"Losses in Action Technical Sergeant Delbert E. Mendenhall, 37014749, Air Corps, killed in a local test flight, on 25 August 1944. T/Sgt Mendenhall, rated propeller specialist, was taken on a test flight to check instruments and functioning of plane during flight. Definite cause of crash is unknown. The pilot, Major Arthur L. Post, 0439653, 6th Photographic Group Reconnaissance, was also killed. The airplane, F5A (42-13093) crashed in water approximately one mile and a half (1 1/2) from Sorido village, eight hundred (800) feet from the shore, at 1045/K, 25 August 1944."
The Hall of Valor Project - Arthur L. Post (photo, DSC citation)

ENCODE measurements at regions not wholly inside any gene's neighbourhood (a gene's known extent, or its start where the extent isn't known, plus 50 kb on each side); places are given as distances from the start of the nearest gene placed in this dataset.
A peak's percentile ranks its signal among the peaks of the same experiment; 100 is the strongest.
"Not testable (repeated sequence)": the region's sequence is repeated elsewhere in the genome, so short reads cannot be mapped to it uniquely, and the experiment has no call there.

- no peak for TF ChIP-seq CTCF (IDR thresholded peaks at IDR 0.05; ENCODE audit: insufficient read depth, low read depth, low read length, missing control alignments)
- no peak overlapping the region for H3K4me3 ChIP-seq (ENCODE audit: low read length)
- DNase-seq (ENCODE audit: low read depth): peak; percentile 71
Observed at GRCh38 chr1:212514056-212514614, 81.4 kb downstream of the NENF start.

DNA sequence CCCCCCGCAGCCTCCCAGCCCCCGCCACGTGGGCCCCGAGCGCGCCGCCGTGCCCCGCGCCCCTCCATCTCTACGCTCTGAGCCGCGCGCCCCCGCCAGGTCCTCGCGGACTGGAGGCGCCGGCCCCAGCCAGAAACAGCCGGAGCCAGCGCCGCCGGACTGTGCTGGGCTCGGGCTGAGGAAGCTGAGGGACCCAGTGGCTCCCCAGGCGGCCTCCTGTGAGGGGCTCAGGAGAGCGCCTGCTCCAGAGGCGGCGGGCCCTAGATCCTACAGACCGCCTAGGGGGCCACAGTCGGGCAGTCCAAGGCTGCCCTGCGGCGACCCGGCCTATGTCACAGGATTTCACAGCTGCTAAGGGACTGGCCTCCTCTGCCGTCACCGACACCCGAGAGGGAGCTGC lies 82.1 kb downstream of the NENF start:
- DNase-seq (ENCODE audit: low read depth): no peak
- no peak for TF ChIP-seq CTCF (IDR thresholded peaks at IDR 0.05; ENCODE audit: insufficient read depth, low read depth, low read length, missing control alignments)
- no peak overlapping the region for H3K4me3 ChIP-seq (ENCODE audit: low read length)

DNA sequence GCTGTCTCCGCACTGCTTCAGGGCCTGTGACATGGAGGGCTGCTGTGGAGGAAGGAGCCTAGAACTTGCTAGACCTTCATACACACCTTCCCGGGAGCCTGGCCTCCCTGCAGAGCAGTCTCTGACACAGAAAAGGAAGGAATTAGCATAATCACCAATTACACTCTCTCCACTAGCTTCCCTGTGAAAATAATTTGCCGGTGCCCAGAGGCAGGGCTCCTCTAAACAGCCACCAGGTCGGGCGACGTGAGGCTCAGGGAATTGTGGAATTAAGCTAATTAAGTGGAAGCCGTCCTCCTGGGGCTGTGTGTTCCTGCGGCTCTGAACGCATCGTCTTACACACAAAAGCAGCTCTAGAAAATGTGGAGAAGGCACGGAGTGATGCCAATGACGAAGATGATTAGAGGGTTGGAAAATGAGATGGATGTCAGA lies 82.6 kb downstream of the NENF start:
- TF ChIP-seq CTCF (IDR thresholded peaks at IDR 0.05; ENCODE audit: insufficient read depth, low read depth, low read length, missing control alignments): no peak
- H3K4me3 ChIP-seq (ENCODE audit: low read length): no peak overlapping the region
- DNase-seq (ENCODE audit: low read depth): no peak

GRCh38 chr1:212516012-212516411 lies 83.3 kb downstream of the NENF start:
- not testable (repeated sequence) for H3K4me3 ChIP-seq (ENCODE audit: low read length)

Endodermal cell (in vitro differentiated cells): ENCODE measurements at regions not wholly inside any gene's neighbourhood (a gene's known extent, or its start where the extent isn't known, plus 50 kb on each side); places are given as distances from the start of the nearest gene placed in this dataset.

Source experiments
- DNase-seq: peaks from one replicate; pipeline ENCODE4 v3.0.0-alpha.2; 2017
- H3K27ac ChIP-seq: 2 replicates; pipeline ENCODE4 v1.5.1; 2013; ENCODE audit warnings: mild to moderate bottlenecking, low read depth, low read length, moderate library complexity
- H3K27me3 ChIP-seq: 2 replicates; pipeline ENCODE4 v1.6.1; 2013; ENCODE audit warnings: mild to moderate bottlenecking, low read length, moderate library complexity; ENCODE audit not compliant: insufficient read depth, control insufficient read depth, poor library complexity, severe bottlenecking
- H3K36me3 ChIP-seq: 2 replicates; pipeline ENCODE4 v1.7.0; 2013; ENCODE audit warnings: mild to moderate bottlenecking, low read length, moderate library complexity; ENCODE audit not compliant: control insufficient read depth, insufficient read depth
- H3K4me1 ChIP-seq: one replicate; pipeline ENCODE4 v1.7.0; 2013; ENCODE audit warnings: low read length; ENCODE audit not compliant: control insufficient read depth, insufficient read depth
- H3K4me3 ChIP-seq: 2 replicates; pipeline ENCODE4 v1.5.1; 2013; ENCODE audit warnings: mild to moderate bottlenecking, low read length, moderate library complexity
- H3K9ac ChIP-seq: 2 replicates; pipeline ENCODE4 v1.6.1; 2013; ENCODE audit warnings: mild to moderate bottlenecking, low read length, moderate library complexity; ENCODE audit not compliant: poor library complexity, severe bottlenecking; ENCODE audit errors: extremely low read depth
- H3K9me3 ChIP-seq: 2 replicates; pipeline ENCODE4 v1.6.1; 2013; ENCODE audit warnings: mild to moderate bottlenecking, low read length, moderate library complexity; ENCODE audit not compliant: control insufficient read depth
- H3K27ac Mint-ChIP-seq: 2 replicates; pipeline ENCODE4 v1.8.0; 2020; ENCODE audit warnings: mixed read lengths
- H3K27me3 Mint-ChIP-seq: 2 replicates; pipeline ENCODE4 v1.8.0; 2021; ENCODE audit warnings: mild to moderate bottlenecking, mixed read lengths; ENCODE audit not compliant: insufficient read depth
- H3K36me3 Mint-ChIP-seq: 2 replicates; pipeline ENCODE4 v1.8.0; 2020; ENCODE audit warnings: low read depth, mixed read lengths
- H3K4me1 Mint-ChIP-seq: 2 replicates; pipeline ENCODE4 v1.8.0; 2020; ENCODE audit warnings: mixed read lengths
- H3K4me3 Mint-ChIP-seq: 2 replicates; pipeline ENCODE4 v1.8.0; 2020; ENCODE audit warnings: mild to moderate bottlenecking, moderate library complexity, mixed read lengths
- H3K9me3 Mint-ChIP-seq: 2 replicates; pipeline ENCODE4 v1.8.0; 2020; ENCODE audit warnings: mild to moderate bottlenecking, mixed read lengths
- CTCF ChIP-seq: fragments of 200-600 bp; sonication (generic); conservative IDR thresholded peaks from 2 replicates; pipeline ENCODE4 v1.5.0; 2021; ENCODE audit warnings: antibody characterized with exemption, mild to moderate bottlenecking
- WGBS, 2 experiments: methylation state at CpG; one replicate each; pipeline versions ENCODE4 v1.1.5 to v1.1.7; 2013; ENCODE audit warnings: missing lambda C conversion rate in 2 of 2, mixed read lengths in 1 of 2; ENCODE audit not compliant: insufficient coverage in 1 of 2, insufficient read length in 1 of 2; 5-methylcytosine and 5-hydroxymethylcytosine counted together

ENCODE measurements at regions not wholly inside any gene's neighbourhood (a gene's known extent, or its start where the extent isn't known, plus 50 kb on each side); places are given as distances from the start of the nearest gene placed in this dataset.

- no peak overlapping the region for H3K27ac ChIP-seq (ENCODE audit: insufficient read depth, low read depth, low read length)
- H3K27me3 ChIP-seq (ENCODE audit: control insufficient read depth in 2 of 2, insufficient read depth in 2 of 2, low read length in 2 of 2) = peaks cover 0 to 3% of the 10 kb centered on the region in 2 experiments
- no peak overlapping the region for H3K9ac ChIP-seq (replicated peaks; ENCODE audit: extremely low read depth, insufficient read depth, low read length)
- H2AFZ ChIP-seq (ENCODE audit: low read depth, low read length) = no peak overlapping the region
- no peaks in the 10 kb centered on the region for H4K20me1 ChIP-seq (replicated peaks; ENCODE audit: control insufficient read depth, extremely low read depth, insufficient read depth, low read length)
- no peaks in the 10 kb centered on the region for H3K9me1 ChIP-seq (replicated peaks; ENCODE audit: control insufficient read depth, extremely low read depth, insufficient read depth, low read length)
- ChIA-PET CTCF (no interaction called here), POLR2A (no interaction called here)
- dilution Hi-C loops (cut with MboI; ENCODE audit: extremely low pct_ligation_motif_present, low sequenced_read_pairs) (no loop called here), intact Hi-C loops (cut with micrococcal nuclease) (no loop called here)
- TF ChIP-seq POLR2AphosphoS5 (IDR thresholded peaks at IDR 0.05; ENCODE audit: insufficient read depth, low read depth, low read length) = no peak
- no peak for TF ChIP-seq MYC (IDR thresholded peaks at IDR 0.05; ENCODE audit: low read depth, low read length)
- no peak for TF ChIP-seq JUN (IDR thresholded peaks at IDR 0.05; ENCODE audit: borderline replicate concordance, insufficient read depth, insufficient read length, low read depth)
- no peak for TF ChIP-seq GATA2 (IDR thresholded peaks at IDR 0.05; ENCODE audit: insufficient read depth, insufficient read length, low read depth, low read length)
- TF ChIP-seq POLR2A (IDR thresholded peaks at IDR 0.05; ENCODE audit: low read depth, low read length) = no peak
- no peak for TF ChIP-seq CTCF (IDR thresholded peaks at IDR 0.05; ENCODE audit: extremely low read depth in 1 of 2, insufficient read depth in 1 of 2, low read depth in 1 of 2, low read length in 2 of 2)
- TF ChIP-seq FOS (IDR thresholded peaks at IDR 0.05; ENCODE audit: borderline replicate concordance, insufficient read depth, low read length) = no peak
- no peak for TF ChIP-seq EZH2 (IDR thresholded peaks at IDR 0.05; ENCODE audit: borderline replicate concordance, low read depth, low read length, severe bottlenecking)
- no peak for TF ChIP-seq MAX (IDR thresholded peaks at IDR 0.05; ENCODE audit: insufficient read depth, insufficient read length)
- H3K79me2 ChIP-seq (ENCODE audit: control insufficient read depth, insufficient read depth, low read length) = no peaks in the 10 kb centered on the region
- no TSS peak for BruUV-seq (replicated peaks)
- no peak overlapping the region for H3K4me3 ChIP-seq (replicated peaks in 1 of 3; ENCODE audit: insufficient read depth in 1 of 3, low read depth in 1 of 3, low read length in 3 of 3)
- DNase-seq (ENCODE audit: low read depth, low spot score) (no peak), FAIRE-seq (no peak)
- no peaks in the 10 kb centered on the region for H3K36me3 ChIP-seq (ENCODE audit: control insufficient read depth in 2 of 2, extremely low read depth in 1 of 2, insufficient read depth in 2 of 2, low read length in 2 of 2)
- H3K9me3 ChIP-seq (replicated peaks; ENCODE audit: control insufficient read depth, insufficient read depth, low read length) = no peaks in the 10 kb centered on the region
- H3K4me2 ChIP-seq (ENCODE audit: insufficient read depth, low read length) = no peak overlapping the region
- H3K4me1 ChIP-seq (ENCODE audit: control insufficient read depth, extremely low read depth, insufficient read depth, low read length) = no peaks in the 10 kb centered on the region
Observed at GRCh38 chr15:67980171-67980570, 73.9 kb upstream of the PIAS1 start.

"The President of the United States of America, authorized by Act of Congress July 9, 1918, takes pleasure in presenting the Distinguished Service Cross to Major (Air Corps) Arthur L. Post (ASN: O-439653), United States Army Air Forces, for extraordinary heroism in connection with military operations against an armed enemy while serving as a Pilot with the 6th Reconnaissance Group, FIFTH Air Force, in action against enemy forces on 28 September 1943, near Rabaul, New Britain. Major Post, in an unarmed and unescorted aircraft, voluntarily undertook a photographic mission over Rabaul. Although attacked by enemy planes, he completed his photographic run and, sighting an enemy convoy, photographed it also. After he had evaded the attacking planes with great skill for some time, and had sheared off the wing top of one of them, both his engines were finally shot out. He jumped from the crashing plane, and, to avoid being strafed, pulled the rip cord of his parachute at only 500 feet. Landing severely burned, with an injured leg, and in close proximity to the powerful enemy base, he contrived to find native assistance, and eluded enemy patrols. During a hundred days of hazardous jungle life, he assembled intelligence information which has proven invaluable in the assessment of enemy strength and in assisting the survival of Allied pilots in enemy controlled territory. Captain Post's unquestionable valor in aerial combat is in keeping with the highest traditions of the military service and reflects great credit upon himself and the United States Army Air Forces."